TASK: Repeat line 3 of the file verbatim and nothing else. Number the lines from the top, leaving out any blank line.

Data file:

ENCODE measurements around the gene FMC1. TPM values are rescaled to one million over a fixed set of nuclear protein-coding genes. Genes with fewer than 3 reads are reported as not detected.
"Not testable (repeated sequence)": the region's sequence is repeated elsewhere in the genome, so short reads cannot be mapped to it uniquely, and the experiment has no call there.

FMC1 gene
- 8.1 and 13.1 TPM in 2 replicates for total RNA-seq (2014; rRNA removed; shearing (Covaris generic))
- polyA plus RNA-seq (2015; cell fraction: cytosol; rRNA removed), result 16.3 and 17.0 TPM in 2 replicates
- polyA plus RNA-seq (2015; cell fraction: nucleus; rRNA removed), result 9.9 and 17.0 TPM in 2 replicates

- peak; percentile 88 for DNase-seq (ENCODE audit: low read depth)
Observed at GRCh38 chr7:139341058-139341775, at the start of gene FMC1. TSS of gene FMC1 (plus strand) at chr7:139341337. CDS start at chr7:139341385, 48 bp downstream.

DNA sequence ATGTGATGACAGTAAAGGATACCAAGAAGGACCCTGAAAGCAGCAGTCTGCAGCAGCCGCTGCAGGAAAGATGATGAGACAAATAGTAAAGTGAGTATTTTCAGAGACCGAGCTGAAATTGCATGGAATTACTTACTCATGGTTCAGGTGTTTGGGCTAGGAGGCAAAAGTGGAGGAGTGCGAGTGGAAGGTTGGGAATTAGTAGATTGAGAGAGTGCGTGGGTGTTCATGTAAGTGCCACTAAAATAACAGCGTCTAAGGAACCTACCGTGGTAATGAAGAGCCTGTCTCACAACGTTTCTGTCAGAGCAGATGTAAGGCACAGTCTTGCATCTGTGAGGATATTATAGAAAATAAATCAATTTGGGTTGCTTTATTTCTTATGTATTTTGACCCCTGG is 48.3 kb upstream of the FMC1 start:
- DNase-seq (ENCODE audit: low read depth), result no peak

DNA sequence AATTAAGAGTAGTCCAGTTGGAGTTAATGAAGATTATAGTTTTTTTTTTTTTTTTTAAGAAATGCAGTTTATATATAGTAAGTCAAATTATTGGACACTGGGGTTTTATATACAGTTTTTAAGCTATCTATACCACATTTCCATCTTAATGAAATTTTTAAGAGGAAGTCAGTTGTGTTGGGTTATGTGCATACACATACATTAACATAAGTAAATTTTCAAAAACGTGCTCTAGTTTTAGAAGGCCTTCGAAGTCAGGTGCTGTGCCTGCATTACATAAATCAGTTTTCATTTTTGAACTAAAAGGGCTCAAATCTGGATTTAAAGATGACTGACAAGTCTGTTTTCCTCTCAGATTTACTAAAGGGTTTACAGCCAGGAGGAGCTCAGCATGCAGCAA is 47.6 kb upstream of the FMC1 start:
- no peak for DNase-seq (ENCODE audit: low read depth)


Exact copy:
FMC1 gene